that it will help you file your taxes electronically
for free. Check here also for advice from tax guru
J. K. Lasser.
"When I was living in China a few years ago, I used
TurboTax for the Web to file my taxes over the Internet," says
Scott, one of our library's computer guru guys. File
online or buy the software for your own computer, Intuit's
TurboTax will give you plenty of help. Find more help
on is site. Heck, you can even calculate how much the
President's recent tax proposal will probably save
CompleteTax charges $24.95 to figure out your taxes,
but it will file them electronically for nix. Check
out the free tax information here.
TaxGaga: E-File IRS Federal and State Taxes
and Income Tax Extensions
E-file your taxes through TaxGaga for $19.95. Or,
let the site professionally prepare your return for
about $40. Read the articles about various difficult
tax situations, too. These cover topics such as the
best way to file if you are a single mom and what to
do if you want to avoid being audited.
Other Tax Issues
"A taxpayer is someone who works
for the federal government but
who doesn't have to take a civil
Just saying the word "taxes" is a political act that
drives many Americans into apoplexy. In Washington,
D.C., no one dares to breathe the word. Instead, they
use the euphemism "revenue."
Political dynasties have ruled the U.S. for decades
on the premise that government is evil and that taxes
are unfair to the working person. It may help to read
opinions and history on the issue to help us think
about taxes rationally, sans the red fog of
rage that ordinarily clouds our eyes the moment anyone
mentions the subject.
This nonpartisan resource examines the public data
about the Internal Revenue Service then tries to discern
a pattern in tax law enforcement behavior. Very interesting.
Will you be audited for this year's return? Sign up
for free e-mail alerts to discover your odds.
The Tax History Project at Tax Analysts
Since 1995, Joseph J. Thorndike has offered this
analysis of tax history "to provide scholars, policy
makers, students, the media, and citizens with information
about the history of American taxation." Get the goods
on how the income tax began to finance the Civil War,
on how reorganization at the Internal Revenue Service
causes tax audit rates to drop, and other interesting
bits of tax trivia.
The D.C.-based Tax Foundation bills itself as "an
objective, unbiased" clearinghouse of tax information
to the American public since 1937. Still, its analysis
is decidedly pro-Bush. Read the site's optimistic take
on how much we can all expect from the 2003 presidential
proposal for tax rebates.
It was Benjamin Franklin who wrote, "But in this
world nothing can be said to be certain, except death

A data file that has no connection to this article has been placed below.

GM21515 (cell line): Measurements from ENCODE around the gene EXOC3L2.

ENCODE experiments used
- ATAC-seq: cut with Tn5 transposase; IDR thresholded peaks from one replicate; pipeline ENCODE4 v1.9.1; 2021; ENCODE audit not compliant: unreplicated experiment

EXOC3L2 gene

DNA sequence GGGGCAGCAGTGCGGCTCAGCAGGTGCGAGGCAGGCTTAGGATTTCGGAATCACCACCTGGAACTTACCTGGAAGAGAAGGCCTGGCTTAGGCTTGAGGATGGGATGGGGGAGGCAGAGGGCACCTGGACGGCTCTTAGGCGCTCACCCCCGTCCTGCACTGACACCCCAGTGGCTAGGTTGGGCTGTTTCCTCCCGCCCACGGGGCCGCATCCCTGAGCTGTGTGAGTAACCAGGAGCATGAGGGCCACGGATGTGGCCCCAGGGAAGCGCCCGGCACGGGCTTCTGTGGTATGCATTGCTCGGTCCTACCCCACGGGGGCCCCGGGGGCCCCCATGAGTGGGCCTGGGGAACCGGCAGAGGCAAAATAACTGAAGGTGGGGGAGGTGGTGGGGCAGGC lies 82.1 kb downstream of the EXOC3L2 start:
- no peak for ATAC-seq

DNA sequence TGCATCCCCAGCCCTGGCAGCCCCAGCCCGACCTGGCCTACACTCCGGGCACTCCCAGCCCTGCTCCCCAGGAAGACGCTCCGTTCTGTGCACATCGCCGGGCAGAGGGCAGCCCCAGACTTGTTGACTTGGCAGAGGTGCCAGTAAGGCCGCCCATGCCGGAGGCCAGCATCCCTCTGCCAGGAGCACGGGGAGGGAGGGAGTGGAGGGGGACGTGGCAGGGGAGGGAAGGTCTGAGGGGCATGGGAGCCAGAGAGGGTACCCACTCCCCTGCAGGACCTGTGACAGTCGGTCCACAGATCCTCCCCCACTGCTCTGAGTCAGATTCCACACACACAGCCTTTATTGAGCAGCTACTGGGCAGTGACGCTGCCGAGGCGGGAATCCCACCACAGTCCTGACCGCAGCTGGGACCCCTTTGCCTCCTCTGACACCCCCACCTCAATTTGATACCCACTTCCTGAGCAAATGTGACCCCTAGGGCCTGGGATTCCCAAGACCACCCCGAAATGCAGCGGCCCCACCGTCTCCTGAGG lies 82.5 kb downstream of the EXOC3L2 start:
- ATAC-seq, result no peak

and taxes." True. And did you know that death planning
via the Web is on the rise?
No matter how much you end up owing Uncle Sam, I
hope that these Web sites make the experience of figuring
it out a lot easier than dying. These sites were all
alive in February 2003.
The Old-Fashioned Way
"They say that the wages of sin is death. But
after taxes it's just a tired feeling,
"I don't know why," my husband tells me, "but I just
don't feel comfortable filing online."
Books, he'll buy online, but he will not file our
taxes that way. It's not that he feels that the transmission
method is insecure. He just wants to carry to the post
office the actual piece of paper bearing the numbers
that he wrote down. This ensures that he submits exactly
what he meant to file. He's afraid that otherwise,
a slip of a finger on a keyboard and a push of the "send" button
might open up a world of trouble.
He does use tax software. Still, I see so many folks
come into the library in search of paper tax forms two
copies each, please. These are people who wouldn't
dream of touching a computer to help them do something
as important as figuring their tax returns.
For these people and their librarians here
are the sites to visit:
IRS Forms and Publications
Can't find that federal tax form that your patron
simply must have? What about that obscure Form 8863
that allows you to file for an education credit? Or
maybe your public library ran out of that popular Schedule
A. Forget about copying those glossy, slippery forms
out of that IRS notebook. Instead, go online and print
out your forms in PDF format.
Federation of Tax Administrators
The Federation of Tax Administrators (FTA) was formed
in 1937 to provide intergovernmental and interstate
tax coordination. Visit this portal for quick links
to tax forms from all 50 states.
Tax Related Primary Resources on the Internet
Richard J. Joseph, senior lecturer and director,
Master in Professional Accounting Degree Programs at
the University of Texas at Austin, has compiled and
annotated this stark list of links to primary government
and legal tax documents. Read the court opinions and
tax laws that are at the root of our misery this time
Irene McDermott's e-mail
address is firstname.lastname@example.org.